The flat was soon past, and we hit the long 4-5 mile climb up towards the next aid station. This was an enjoyable steady grade similar to the Stage Coach trail in auburn, but twice as long. I passed lots of riders here, and easily recovered any lost places from that flat section. I got to see my buddy Steve who was looking stong on his way to an amazing 100 mile finish. The 100 milers split off at the top of this hill, and it would be just the 50 milers that I saw for the rest of the day. I hit the aid station at the top, and looked at my watch. This was about mile 22, and I had been riding for 2 hours. Not bad. I knew the last half of the race would have more uphills, and my pace would likely slow. I didn't need water, but I stopped to grab a cup off the aid station table. I was a good opportunity to reach in the camelback and grab some margarita shotbloks. I was drinking straight water, and I could use some sodium. The was weather perfect, and I don't know if it even hit 80. I wouldn't have to moitor my water\salt intake as closely as I would on a hot day. For some reason those little shot bloks love to be dirty. This time was no different, and one of them lept from my gloved hand into the thick dust. I've had this battle before, and this little guy wasn't going to get away. I snatched it before it could burrow further into the dirt, blew what dust I could off of it, and popped it into my mouth. Mmmmmmm, dirty margarita.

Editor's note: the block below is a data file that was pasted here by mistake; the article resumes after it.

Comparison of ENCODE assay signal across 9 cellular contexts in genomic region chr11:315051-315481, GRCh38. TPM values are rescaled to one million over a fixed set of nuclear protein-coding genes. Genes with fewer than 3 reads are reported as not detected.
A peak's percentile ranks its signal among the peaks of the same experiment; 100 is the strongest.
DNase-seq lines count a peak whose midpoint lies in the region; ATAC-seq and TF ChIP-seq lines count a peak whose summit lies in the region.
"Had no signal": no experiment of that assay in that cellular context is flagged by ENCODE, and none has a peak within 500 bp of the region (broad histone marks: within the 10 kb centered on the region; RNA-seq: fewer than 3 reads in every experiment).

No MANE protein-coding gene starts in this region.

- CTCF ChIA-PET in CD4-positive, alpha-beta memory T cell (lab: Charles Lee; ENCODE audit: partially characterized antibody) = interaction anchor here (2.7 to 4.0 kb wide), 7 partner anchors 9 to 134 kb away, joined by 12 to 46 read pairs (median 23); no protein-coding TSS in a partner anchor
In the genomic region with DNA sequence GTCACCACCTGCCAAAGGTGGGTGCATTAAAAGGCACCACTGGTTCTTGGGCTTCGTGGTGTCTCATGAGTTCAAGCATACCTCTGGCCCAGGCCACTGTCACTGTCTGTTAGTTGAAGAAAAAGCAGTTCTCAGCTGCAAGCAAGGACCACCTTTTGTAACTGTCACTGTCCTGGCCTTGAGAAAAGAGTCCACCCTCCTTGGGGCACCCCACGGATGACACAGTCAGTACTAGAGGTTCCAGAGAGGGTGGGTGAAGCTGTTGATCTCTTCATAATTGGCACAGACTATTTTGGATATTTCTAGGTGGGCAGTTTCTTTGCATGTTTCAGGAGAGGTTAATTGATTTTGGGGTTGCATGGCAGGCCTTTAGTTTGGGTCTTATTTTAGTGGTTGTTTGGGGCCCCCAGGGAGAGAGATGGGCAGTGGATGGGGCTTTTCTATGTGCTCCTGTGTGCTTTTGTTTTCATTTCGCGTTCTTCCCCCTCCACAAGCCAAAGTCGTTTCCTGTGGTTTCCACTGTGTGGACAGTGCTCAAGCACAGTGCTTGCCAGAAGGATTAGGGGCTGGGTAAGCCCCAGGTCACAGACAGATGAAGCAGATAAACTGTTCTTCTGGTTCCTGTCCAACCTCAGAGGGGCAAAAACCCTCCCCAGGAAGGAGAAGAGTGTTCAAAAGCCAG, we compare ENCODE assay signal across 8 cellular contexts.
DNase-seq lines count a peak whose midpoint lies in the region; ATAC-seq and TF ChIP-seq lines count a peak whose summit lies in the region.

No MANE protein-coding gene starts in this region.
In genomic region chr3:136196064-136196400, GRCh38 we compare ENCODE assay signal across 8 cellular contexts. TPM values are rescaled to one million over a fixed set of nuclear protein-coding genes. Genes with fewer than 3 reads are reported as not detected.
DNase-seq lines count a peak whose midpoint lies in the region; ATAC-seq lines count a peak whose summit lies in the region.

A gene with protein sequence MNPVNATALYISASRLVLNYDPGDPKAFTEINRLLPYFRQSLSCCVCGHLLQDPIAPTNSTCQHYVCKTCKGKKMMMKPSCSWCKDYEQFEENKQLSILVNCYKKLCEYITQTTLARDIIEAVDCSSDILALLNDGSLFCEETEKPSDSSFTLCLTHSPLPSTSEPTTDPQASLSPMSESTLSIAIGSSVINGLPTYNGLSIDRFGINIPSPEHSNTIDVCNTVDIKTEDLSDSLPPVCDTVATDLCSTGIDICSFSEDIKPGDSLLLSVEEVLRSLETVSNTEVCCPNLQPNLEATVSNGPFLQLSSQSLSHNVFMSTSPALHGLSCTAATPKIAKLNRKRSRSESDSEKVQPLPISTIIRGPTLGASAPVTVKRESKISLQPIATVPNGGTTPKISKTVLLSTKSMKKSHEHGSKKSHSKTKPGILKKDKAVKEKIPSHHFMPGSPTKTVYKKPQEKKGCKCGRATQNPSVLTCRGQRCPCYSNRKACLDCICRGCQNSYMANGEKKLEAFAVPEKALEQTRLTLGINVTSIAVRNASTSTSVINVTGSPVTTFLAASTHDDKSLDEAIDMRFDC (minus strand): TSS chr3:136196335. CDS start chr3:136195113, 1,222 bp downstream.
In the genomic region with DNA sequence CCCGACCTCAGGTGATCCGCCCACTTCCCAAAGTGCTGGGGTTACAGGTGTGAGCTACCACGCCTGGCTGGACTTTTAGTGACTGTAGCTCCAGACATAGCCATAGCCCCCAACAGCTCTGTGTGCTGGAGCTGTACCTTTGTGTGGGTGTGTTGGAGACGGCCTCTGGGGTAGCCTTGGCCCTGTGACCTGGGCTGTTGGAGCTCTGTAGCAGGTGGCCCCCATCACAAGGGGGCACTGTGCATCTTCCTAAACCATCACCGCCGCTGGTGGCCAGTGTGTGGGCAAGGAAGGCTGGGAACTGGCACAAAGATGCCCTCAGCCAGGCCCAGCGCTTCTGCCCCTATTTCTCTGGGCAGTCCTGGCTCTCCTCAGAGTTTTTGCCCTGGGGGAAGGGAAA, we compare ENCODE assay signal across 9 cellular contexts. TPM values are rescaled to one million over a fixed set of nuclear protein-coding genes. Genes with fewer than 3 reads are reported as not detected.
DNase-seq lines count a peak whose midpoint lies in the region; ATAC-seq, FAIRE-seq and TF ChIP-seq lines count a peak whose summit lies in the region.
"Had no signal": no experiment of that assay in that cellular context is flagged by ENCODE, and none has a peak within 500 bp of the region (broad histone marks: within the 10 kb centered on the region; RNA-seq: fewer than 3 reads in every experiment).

There was actually a bit more climbing as I left the aid station, but I was feeling strong, and passing people. It had thinned out quite a bit, and I was wondering how close I was to the leaders. I was also wondering how my pacing was going, and if I was pushing too hard. I always wear my Heart Rate monitor, but I don't have much experience with pacing bike races. If this was a 50 mile run, I'd be pushing way too hard.
I passed a few more guys, and began the up and down fire road section into Robinson Flat. Perhaps an unlucky name for me because what I had feared might happen. I looked down, and my front tire was quickly going flat. I had hoped I wouldn't have to go through this, but it was very likely going to happen on a rocky 50 mile ride. I had everything I needed except experience. I've changed flats on the trail before, but it has taken me up to 30 minutes to do it. I hoped this time would be faster. Luckily it was on the front which is a little less to deal with. I pulled out my extra tube, and started to switch out the flat one. I think at least 10 people passed me while I was working. They all asked if I had what I needed which was nice. Good on them. I finished the repair and checked my watch. It said 13:30! All right, a new record for me. I still think someone else could do it much faster, but I was pretty happy with that.